Trdelnik – From the streets of Prague

Good bread is the most fundamentally satisfying of all foods; and good bread with fresh butter, the greatest of feasts.” said James Beard, the father of American gastronomy. And he is absolutely right! I have been always been fascinated by bread ever since I was little. Bread loaf was probably one of the first things that I fetched for my mother from a little shop close by when I first started transacting using money. As a reward, I would get toasted bread with butter. My fascination with bread continues till date and every place I travel to, I taste the local bread available there.

Although the basic building blocks of bread happen to be  the same everywhere, every place adds its own flavour, texture, taste to the bread created there. Prague was one such place I remember not just by the historical monuments or the natural beauty there, but also by the sweet smell of the cinnamon pastry called Trdelnik that is fire cooked and available on the streets. It’s actually made of sweet dough with yeast  as the rising agent. The dough is allowed to ferment and then rolled into cylindrical strips, then wound around a wooden spindle called ‘trdlo’, hence the name trdelnik. The rolled dough is then basted with butter and egg paste, rolled in cinnamon sugar and then cooked on open coal grills. The end result is a beautiful cinnamon flavoured and caramelised pastry in the form of rings. What makes it so special is that it is cooked right in front of you on a charcoal grill and served absolutely fresh! It reminds me so much of Indian bangles!

There is ambiguity about the origins of Trdelnik as some say that the roots of this pastry are found in Transylvania district of Romania and then spread to central Europe. Hungary has its own version called ‘Kurtos’. Whoever may lay their claim about the origins of trdelnik, it has surely found place in Czech Republic. You cannot miss this delicious pastry or bread, when you are on a tour to Prague. It is hard not to notice the fact that, the trdelnik is cooked in a rather primitive way on charcoal grills rather than in ovens! But that is how it gets its aroma and flavour.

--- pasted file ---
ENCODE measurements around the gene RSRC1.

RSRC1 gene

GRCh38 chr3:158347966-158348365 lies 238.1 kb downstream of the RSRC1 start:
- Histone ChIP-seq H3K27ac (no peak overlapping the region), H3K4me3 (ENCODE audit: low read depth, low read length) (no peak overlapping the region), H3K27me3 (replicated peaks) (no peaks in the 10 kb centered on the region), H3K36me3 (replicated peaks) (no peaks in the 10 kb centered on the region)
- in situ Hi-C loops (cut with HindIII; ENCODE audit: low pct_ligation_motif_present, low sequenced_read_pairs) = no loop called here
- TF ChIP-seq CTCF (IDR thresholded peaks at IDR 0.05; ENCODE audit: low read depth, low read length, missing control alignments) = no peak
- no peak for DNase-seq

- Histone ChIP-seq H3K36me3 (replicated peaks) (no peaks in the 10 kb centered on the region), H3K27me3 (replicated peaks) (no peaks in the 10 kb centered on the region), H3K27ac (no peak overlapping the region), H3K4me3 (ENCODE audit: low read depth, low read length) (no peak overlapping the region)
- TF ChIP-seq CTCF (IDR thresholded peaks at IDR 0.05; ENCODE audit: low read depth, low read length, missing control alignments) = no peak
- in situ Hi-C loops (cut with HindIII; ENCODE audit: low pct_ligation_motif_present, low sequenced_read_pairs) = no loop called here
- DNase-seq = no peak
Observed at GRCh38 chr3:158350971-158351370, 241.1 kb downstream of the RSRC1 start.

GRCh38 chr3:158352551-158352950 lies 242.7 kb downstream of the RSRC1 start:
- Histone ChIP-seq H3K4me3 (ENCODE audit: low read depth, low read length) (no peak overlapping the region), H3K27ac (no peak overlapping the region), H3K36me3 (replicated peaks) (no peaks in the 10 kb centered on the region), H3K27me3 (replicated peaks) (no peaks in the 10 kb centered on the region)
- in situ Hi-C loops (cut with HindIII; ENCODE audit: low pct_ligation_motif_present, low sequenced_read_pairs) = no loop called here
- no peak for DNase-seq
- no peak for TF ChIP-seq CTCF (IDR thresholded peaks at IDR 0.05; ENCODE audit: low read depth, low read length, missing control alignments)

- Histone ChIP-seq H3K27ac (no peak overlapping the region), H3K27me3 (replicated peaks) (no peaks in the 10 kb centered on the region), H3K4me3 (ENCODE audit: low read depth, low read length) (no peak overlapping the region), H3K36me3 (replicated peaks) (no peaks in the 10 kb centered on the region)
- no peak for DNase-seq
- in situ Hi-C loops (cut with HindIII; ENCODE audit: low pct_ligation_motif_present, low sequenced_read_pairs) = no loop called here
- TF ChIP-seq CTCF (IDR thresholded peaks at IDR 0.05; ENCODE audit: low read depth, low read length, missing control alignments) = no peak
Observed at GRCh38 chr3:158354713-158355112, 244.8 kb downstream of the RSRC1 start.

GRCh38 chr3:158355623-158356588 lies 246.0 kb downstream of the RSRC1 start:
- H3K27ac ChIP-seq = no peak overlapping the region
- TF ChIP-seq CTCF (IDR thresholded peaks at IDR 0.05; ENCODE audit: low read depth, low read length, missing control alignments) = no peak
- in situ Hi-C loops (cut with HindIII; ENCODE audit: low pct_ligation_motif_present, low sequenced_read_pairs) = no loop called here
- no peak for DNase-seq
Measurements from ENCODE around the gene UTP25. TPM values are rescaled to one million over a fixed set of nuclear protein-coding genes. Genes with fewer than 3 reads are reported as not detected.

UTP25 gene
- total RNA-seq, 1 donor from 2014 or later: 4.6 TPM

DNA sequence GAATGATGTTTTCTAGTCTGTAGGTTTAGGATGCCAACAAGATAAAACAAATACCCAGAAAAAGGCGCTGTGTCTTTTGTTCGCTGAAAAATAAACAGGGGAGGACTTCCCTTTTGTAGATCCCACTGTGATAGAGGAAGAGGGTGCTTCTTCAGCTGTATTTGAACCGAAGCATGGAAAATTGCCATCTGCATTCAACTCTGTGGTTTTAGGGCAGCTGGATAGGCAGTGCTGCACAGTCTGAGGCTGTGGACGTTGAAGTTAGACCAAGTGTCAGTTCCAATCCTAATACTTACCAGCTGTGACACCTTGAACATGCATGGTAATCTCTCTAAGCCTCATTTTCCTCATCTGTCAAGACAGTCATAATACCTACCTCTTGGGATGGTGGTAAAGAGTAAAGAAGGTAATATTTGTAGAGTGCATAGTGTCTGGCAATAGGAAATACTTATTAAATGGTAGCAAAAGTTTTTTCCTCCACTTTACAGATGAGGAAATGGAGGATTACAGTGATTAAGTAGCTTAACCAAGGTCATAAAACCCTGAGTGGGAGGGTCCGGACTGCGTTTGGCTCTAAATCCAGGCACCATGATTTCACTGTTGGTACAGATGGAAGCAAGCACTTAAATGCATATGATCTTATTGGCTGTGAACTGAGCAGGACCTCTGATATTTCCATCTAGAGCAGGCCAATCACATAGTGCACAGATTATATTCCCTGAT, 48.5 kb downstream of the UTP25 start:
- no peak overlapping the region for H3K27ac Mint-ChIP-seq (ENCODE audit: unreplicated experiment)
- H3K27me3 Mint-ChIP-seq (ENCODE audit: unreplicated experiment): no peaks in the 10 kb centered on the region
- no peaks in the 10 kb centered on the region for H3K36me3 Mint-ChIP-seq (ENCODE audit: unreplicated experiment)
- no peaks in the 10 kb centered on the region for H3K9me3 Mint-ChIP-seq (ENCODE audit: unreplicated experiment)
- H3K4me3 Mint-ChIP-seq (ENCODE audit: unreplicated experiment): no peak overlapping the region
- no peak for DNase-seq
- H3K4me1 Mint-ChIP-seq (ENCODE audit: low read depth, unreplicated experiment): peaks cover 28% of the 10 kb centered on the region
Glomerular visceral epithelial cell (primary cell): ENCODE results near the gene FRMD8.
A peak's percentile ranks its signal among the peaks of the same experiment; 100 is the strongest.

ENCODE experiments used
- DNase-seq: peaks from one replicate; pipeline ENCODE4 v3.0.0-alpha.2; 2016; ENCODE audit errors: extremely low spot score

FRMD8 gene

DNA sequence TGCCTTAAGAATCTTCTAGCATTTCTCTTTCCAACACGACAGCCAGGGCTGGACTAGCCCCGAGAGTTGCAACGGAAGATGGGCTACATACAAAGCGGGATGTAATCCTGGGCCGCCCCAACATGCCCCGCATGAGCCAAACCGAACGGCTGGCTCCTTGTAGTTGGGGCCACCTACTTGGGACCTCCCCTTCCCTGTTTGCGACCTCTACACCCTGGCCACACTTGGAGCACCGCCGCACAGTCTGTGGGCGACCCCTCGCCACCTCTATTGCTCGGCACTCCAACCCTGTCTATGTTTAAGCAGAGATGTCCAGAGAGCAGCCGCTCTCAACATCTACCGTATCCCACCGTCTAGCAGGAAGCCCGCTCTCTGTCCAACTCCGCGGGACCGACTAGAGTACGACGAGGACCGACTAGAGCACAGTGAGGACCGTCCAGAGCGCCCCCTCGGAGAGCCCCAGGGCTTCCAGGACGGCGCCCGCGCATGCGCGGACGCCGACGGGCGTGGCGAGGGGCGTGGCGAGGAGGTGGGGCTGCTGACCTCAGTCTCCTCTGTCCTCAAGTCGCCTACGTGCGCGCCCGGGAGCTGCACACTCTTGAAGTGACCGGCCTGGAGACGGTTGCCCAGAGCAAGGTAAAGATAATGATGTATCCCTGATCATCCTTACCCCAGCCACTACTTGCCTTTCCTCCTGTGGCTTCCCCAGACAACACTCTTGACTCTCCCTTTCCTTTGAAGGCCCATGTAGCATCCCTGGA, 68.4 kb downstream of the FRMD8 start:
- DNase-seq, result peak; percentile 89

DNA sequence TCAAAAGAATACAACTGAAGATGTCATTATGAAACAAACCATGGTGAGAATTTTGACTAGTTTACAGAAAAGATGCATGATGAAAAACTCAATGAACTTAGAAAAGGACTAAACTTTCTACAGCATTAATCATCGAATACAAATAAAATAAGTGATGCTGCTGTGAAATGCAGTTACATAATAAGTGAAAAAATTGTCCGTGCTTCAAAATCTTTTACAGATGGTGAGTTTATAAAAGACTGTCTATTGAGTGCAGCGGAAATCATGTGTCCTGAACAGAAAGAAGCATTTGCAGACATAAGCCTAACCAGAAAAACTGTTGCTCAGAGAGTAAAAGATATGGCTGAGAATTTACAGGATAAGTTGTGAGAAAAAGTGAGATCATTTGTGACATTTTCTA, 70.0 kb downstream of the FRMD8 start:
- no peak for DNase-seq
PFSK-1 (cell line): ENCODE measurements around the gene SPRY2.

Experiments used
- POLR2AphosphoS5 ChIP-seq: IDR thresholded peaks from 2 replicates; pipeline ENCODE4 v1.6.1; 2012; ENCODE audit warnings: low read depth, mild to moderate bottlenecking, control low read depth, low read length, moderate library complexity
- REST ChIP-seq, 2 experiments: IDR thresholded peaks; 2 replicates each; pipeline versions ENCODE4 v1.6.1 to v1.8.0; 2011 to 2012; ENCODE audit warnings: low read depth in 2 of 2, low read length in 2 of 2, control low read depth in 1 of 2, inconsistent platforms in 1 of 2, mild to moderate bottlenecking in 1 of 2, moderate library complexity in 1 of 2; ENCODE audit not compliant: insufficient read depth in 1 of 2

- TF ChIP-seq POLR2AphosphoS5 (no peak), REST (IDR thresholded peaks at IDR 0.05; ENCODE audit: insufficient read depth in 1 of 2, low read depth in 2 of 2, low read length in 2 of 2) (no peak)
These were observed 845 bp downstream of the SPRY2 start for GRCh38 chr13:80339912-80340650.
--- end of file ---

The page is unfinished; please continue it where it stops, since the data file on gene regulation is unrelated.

I wanted to create this beautiful pastry at home and wondered how to do it. Making the dough was one part of it and was pretty much doable, but cooking it was an all together different ball game. Even though we have charcoal grills at home, it is not common to have a motor operated rotisserie along with it. Electric operated ovens are easier and so I decided to create my version of Trdelnik baked in an oven. I wanted to make it in the traditional ring shape and so I created my spindle or the trdlo, as the Czech’s call it, using the cardboard rolls on which the aluminium foil or kitchen paper is wrapped. Cut the roll according to your oven size and you can wrap the roll with aluminium foil. Alternatively, you could use empty cylindrical tins or cans that are used for canned food. To make a conical shaped trdelnik, one can use the cream horns used to make cream rolls. That is another trending way of presenting a trdelnik by serving icecream in it.  Once you are ready with your spindle all that remains is making the dough. Here is my version of the trdelnik.


All purpose flour or maida 320 g

Lukewarm milk 150 ml

Unsallted Butter 70 g

Sugar 20 g

Fresh Yeast 13 g

Egg Yolks 3

Salt a pinch


Brown Sugar 100 g

Cinnamon Powder 1/2 tsp


  1. Take lukewarm milk in a bowl and add sugar and fresh yeast to it. Set aside till it bubbles.
  2. Sieve flour and add salt to it.
  3. In a mixer bowl, beat softened butter and add yolks to it one by one while beating. Add milk mixture to it, followed by flour. Continue beating for 4-5 min at low speed. The dough will be slightly loose but should not be sticky. Add a handful of flour if sticky.
  4. Deposit the dough in a greased bowl and ferment for 1.5 hrs to 2 hrs till the dough rises.
  5. Knead the dough to knock out the air. Dust the bench with flour. Roll out the dough into cylindrical strip.
  6. Apply butter to the aluminium foil rolled over a cardboard roll/can/wooden spindle as explained above. Roll the dough strips around it. Leave for second fermentation for 15-20 min.
  7. Brush with butter and roll into the cinnamon sugar to coat completely.
  8. Place the roll on a baking tray with the open side down. Bake in a preheated oven for 20 minutes till the dough cooks on the outside and the sugar caramelises. Slide the pastry off the roll/can/spindle and bake for another 5-10 minutes to cook from inside. Serve hot.

Winter is just around the corner and trdelnik is the perfect thing to enjoy in this season. So do try it out at home and I am sure you will definitely love it! Happy Baking!